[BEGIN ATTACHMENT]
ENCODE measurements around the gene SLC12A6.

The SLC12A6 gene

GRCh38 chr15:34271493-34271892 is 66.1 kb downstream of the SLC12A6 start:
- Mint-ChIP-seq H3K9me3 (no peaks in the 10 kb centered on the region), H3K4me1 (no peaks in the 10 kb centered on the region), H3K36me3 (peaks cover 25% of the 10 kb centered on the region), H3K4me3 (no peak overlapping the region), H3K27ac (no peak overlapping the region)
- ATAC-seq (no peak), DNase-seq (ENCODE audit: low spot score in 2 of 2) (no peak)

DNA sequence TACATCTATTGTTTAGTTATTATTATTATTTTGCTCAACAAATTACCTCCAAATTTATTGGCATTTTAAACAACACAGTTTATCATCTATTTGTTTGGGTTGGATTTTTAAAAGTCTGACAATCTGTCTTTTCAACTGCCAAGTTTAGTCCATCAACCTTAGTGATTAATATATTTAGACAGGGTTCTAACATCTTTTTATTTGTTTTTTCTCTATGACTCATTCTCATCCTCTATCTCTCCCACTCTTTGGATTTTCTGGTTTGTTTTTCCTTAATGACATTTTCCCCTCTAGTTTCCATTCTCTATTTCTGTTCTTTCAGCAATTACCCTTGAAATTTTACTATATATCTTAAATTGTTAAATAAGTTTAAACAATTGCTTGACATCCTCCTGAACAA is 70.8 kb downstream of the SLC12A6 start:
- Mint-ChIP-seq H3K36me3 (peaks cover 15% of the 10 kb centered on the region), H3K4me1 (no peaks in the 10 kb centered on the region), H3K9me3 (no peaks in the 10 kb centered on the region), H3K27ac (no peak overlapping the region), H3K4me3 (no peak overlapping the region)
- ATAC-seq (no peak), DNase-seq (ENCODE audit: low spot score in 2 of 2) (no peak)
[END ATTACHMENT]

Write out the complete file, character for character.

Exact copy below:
ENCODE measurements around the gene SLC12A6.

The SLC12A6 gene

GRCh38 chr15:34271493-34271892 is 66.1 kb downstream of the SLC12A6 start:
- Mint-ChIP-seq H3K9me3 (no peaks in the 10 kb centered on the region), H3K4me1 (no peaks in the 10 kb centered on the region), H3K36me3 (peaks cover 25% of the 10 kb centered on the region), H3K4me3 (no peak overlapping the region), H3K27ac (no peak overlapping the region)
- ATAC-seq (no peak), DNase-seq (ENCODE audit: low spot score in 2 of 2) (no peak)

DNA sequence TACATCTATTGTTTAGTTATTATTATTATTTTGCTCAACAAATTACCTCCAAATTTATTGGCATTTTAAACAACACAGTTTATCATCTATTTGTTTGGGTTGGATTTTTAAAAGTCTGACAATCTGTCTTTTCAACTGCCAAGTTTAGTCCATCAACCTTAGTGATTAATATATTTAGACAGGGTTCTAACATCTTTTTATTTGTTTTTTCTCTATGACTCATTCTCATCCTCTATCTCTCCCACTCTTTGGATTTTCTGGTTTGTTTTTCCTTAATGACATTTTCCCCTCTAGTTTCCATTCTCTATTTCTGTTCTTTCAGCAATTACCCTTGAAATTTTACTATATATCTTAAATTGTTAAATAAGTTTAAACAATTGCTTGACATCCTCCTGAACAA is 70.8 kb downstream of the SLC12A6 start:
- Mint-ChIP-seq H3K36me3 (peaks cover 15% of the 10 kb centered on the region), H3K4me1 (no peaks in the 10 kb centered on the region), H3K9me3 (no peaks in the 10 kb centered on the region), H3K27ac (no peak overlapping the region), H3K4me3 (no peak overlapping the region)
- ATAC-seq (no peak), DNase-seq (ENCODE audit: low spot score in 2 of 2) (no peak)